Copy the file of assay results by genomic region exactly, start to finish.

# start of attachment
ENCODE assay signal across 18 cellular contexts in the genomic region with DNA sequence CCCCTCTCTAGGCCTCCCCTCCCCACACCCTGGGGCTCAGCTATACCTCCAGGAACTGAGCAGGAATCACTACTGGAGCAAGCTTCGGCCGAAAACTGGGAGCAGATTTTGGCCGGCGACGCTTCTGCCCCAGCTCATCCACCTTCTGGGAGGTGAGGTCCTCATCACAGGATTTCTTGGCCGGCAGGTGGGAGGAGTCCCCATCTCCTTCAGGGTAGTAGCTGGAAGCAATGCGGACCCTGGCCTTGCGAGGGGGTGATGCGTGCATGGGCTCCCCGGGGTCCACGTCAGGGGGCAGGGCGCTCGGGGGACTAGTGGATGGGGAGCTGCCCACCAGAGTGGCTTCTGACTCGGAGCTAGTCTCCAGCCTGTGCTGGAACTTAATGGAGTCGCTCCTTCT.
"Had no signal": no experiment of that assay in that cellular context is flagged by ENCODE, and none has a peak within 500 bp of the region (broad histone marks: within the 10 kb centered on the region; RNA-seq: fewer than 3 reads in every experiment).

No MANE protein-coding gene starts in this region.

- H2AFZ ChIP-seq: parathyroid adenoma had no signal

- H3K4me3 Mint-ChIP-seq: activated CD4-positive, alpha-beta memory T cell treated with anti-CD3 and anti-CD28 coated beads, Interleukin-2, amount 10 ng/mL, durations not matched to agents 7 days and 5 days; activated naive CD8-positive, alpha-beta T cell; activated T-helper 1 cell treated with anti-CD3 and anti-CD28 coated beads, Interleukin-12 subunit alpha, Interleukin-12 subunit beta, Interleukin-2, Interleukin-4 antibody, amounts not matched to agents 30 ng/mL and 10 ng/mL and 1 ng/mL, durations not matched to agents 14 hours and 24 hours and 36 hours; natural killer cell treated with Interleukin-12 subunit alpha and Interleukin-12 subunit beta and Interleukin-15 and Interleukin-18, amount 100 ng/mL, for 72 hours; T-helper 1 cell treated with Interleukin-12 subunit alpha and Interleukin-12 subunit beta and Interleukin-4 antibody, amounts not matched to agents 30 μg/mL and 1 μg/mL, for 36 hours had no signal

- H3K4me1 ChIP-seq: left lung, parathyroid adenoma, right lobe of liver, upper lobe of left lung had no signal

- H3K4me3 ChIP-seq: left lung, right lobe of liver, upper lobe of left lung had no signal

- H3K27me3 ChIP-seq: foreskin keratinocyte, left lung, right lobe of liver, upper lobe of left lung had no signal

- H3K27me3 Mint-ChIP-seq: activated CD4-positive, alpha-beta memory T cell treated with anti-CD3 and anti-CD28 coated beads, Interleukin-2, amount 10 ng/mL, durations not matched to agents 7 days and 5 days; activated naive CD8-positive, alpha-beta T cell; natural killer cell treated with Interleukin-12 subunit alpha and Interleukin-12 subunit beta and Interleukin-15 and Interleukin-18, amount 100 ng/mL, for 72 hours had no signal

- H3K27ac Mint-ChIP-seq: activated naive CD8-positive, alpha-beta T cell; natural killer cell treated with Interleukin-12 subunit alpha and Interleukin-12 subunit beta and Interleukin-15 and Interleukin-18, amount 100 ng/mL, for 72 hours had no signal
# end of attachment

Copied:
ENCODE assay signal across 18 cellular contexts in the genomic region with DNA sequence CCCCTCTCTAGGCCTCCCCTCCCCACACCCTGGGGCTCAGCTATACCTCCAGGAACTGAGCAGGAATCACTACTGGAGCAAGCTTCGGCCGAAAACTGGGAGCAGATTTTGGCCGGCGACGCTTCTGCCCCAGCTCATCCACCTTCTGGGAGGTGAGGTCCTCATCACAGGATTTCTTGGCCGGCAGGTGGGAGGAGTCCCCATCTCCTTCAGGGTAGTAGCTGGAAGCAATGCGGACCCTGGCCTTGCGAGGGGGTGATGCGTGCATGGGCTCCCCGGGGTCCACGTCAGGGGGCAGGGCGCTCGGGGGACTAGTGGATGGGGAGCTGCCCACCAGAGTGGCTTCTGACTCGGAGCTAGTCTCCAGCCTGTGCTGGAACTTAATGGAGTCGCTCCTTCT.
"Had no signal": no experiment of that assay in that cellular context is flagged by ENCODE, and none has a peak within 500 bp of the region (broad histone marks: within the 10 kb centered on the region; RNA-seq: fewer than 3 reads in every experiment).

No MANE protein-coding gene starts in this region.

- H2AFZ ChIP-seq: parathyroid adenoma had no signal

- H3K4me3 Mint-ChIP-seq: activated CD4-positive, alpha-beta memory T cell treated with anti-CD3 and anti-CD28 coated beads, Interleukin-2, amount 10 ng/mL, durations not matched to agents 7 days and 5 days; activated naive CD8-positive, alpha-beta T cell; activated T-helper 1 cell treated with anti-CD3 and anti-CD28 coated beads, Interleukin-12 subunit alpha, Interleukin-12 subunit beta, Interleukin-2, Interleukin-4 antibody, amounts not matched to agents 30 ng/mL and 10 ng/mL and 1 ng/mL, durations not matched to agents 14 hours and 24 hours and 36 hours; natural killer cell treated with Interleukin-12 subunit alpha and Interleukin-12 subunit beta and Interleukin-15 and Interleukin-18, amount 100 ng/mL, for 72 hours; T-helper 1 cell treated with Interleukin-12 subunit alpha and Interleukin-12 subunit beta and Interleukin-4 antibody, amounts not matched to agents 30 μg/mL and 1 μg/mL, for 36 hours had no signal

- H3K4me1 ChIP-seq: left lung, parathyroid adenoma, right lobe of liver, upper lobe of left lung had no signal

- H3K4me3 ChIP-seq: left lung, right lobe of liver, upper lobe of left lung had no signal

- H3K27me3 ChIP-seq: foreskin keratinocyte, left lung, right lobe of liver, upper lobe of left lung had no signal

- H3K27me3 Mint-ChIP-seq: activated CD4-positive, alpha-beta memory T cell treated with anti-CD3 and anti-CD28 coated beads, Interleukin-2, amount 10 ng/mL, durations not matched to agents 7 days and 5 days; activated naive CD8-positive, alpha-beta T cell; natural killer cell treated with Interleukin-12 subunit alpha and Interleukin-12 subunit beta and Interleukin-15 and Interleukin-18, amount 100 ng/mL, for 72 hours had no signal

- H3K27ac Mint-ChIP-seq: activated naive CD8-positive, alpha-beta T cell; natural killer cell treated with Interleukin-12 subunit alpha and Interleukin-12 subunit beta and Interleukin-15 and Interleukin-18, amount 100 ng/mL, for 72 hours had no signal